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TIME TO JUST BE

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One of the greatest gifts my profession gives me is the opportunity to observe and learn from others. Without fail, one of the most consistent pieces of feedback I get from coachees is the value they get from taking time out to think. It creates the space for reflection, learning and growth.

Information overload, constant change, multiple roles, competing priorities and the rapid pace with which we live our lives mean that unless we intentionally slow down, we are at risk of living unconsciously. It’s certainly not a new idea, but in our complex, uncertain world it’s become more important to slow down to achieve more.

Research tells us the ‘24/7, always on’ world in which we live overloads our neural circuits. It tells us that creative thinking gives way to process and that our empathy and connection to others decreases. (See this great article in the Harvard Business Review)

So I’m taking time out.

It started as a conversation with my sons, as we idly day dreamed around how fantastic it would be for me to be home with them as they prepared for and wrote their final school exams. Idle day dreaming turned into a simple ‘why not?’ and a few conversations later, I find myself typing this as I am about to take time out for 30 days.

Yes, I have a few work things to do whilst I’m away from the office. And a new house to look for. But I’ve zealously guarded and protected the next few weeks because I know how meaningful and valuable this time is. It’s time for me to connect, to think, to support, to breathe, to reflect … and to just be. It’s probably also the last time that my ‘almost men’ will need me for a lengthy period of time.

I can’t wait. I’m off to sit. And possibly bake some cookies.

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GROWTH IS NOT A STRAIGHT LINE

When you open yourself up to a learning journey, professional and personal development is a never-ending quest to actualize, to become more of who you truly are as you offer more of your authentic self to your world.

In leadership training, I often ask leaders to plot their career journey so that they can take a step back from their reality and reflect on their journey. This process of reflection is important because our daily lives are so busy that we often get lost in the maelstrom of busyness and so aren’t able to appreciate the lessons we are learning. And as it so happens, reflection is a critical piece in the learning cycle – read more on Kolb’s model here http://www.simplypsychology.org/learning-kolb.html

I so often hear from the wonderful people I coach that one of the most valuable aspects of coaching is the time devoted to reflection and deepening an understanding of self. Without fail, each one of these leaders have gone through tough times, periods where they doubted themselves, and where they felt like no matter what they did, they got poor results.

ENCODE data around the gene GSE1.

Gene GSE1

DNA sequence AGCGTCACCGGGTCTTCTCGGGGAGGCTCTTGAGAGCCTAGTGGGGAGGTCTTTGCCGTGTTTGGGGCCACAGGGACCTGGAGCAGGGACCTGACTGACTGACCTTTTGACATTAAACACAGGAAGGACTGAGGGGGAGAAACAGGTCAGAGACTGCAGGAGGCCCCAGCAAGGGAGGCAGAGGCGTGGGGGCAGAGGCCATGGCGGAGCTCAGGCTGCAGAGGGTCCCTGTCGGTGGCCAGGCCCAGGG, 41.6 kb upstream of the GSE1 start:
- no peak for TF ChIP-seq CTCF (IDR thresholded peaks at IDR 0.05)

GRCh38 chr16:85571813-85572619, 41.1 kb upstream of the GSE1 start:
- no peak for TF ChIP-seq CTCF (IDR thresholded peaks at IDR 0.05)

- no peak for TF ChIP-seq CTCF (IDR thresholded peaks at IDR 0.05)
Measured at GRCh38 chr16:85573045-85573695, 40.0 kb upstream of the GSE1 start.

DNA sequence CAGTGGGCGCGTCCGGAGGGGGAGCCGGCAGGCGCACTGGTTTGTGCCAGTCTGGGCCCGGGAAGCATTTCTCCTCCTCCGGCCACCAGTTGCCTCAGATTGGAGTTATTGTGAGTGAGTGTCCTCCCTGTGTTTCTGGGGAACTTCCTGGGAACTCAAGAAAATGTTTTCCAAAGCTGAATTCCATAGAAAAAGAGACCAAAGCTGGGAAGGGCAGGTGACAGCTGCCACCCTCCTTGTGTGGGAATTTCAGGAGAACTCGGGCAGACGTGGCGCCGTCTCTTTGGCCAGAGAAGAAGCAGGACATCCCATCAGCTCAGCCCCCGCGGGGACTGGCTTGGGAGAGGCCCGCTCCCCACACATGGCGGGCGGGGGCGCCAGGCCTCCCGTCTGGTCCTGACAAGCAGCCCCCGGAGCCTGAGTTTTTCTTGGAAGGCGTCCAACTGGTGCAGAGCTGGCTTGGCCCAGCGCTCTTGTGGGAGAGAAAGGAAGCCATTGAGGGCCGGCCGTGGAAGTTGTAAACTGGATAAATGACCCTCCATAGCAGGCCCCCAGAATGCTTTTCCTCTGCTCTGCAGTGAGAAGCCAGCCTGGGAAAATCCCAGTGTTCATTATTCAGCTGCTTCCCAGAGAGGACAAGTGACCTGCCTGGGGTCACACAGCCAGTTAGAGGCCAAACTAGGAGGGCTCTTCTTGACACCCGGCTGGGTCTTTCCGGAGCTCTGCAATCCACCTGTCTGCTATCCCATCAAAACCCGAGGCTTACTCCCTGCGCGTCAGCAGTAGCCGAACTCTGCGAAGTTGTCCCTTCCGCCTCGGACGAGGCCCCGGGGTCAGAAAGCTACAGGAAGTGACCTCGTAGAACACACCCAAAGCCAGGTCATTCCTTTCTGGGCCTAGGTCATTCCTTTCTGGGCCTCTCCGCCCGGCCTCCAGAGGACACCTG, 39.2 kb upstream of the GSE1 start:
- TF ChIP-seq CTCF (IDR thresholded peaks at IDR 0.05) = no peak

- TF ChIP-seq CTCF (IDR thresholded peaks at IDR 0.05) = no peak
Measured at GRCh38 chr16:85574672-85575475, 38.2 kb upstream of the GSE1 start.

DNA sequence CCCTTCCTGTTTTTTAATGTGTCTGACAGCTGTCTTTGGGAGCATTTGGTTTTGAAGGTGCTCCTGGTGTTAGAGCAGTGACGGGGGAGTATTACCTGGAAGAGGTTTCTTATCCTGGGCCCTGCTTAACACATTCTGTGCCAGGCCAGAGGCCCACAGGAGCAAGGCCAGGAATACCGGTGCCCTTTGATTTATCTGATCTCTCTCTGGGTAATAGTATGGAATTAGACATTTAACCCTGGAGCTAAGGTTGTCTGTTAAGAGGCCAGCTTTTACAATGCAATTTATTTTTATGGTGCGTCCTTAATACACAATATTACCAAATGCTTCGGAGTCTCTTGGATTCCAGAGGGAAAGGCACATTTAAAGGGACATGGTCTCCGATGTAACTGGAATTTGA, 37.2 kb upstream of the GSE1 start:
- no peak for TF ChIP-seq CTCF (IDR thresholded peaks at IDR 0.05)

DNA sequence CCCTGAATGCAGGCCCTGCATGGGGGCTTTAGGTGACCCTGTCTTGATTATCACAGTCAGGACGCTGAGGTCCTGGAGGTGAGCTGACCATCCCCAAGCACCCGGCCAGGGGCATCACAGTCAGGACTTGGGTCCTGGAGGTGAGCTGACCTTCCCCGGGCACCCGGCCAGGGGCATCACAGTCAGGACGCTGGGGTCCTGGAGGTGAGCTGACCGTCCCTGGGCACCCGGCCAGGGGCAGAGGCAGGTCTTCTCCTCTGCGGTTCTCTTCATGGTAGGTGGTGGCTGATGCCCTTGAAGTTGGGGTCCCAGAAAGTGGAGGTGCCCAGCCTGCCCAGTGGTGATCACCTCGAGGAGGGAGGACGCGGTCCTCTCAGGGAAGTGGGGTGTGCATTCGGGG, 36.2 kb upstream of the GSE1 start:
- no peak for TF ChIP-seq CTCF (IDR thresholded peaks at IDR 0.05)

The trick is not to get caught up in the spiral, but to step back from it and identify how to move onto the next curve.

The tool I use is really quite simple. And it works not only in a professional context, but is also a tool for personal reflection.

Start by dividing the x axis into segments of time, with the y axis representing your fulfillment / success – however you define it. You then plot your career (or personal) journey over time, which may look something like this …

Career Journey May 2016

The idea is to then take time to reflect on what created the peaks and the troughs. How did the environment contribute / what was it about your boss, the culture, your role that facilitated this ? If you are doing a personal journey, reflect on your stage of life; what was giving you meaning, what were you contributing, what you were learning and who was in your world at the time.

With these insights, it’s onto the real question : “Now that you are consciously aware of what sets you up for success, how can you create the next peak (or indeed extend a peak)?”

You may need to create some change in order to jump to a new curve, or prevent a decline – and that change in itself may create some downward momentum for a while. But the idea is to do it consciously, using the factors for your success and happiness so that you know what you are moving towards and how to create it.

If you are an organizational leader, take some time to look at the success of your organization over time and identify what created success, what role you played and how you can contribute to additional peaks. You can do this for teams, departments, functions, families and relationships.

I’ve placed the basic template in the ‘resources’ section on my website. Please download it, give yourself space and time to reflect and then start planning consciously. I’m really keen to hear what you discover. To your success and happiness !

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